This content is from: Culture

Who Loses When Activist Hedge Funds Shake Up Companies?

Women, according to a paper from UNC Charlotte and Renmin University of China.

When hedge funds agitate for change at companies, women wind up with less representation on boards, according to research from the University of North Carolina at Charlotte and Renmin University of China. 

“Hedge fund activists are more likely to appoint male directors to the boards of target firms,” UNC Charlotte’s Yongqiang Chu and Renmin’s Daxuan Zhao said in a recent paper. The researchers studied about 900 events involving hedge fund activism from 2004 to 2014, and found the campaigns led to 90 fewer female directors.

The finance industry’s lack of gender diversity may be spilling over to companies targeted by hedge fund firms, according to the paper. Hedge fund managers — who tend to appoint people with finance backgrounds to the boards of companies they aim to shake up — are likely using their male-dominated networks to search for candidates, the researchers suggested.

“The hedge fund industry itself is notorious for its lack of diversity,” they said.

In the sample they studied, the average number of women serving on boards was less than one — and more than a quarter of the companies had no female directors. The women who filled board seats tended to be younger and less likely to hold executive positions or have a background in finance, according to the researchers, who used employment history data from BoardEx.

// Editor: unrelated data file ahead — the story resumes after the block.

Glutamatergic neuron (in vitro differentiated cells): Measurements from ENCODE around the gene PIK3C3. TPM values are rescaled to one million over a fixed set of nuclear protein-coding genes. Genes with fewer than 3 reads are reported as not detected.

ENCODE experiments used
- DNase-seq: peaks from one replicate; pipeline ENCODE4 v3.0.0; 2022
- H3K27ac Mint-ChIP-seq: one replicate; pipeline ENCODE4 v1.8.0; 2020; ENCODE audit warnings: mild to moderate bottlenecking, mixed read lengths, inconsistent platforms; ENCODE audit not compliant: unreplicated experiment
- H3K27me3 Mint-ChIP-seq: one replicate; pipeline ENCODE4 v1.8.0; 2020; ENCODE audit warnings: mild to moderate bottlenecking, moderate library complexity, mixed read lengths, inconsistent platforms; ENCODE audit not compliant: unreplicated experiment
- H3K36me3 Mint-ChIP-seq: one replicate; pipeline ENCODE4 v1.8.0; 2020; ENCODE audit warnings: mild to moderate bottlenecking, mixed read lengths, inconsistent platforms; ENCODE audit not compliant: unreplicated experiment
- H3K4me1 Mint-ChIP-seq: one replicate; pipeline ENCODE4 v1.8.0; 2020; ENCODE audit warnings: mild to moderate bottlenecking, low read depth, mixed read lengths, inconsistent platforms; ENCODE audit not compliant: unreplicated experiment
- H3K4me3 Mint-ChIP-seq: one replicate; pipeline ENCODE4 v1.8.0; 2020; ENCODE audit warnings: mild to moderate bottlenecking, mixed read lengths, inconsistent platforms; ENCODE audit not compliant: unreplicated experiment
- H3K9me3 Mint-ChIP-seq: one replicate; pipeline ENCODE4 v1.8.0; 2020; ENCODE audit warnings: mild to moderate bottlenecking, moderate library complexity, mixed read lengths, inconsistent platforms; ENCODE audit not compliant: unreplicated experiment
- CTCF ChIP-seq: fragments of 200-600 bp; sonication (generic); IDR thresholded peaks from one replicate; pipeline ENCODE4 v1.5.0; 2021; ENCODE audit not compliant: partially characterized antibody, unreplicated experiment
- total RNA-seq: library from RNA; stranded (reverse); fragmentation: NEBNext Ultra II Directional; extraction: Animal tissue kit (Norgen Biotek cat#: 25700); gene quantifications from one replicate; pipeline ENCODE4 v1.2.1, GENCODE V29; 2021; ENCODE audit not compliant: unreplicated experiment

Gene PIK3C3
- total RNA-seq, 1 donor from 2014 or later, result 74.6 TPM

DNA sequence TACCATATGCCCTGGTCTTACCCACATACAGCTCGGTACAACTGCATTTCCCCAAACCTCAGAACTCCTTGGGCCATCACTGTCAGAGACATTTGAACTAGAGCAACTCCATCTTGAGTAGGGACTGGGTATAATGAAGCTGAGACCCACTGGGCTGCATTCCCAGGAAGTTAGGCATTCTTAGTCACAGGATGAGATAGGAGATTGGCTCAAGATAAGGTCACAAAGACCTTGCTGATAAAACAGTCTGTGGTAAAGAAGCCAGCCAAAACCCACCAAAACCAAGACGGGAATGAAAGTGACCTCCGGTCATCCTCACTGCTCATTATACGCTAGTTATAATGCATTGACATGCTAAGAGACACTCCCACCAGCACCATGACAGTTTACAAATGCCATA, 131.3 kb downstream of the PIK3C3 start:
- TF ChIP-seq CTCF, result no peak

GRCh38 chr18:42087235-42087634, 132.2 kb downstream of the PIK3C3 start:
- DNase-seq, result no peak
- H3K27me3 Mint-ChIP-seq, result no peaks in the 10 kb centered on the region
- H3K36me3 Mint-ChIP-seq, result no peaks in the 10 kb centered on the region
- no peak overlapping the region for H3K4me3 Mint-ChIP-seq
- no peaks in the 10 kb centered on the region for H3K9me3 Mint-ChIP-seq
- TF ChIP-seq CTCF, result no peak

The research comes as institutional investors are becoming more vocal in their push for gender diversity.

For example, BlackRock updated its proxy voting guidelines in 2018 to state the asset manager would normally expect to see at least two women on every board, the researchers said. They also pointed to activist hedge fund firm Elliot Management Corp., which nominated two women to Commvault Systems’ board that same year.

In a 2018 announcement disclosing its stake in Commvault, Elliott noted the lack of diversity on the software company’s board, saying it’s “an area that has become an increasing focus among the largest investment institutions in their efforts to improve corporate governance.” 

Earlier this year, Kathryn Koch, co-head of the fundamental equity business at Goldman Sachs Group’s asset management unit, told Institutional investor that her team seeks to invest in businesses with strong cultures that include gender diversity. That gives companies a competitive edge, which for GSAM, translates into alpha.

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The researchers from UNC Charlotte and Renmin also examined the gender compensation gap.

Female directors made less than one third of what men were paid in the sample they studied. The average woman serving as a company director was compensated $129,829, compared to $426,610 for men, according to the researchers.

“The difference in compensation between female and male directors is striking,” they said.

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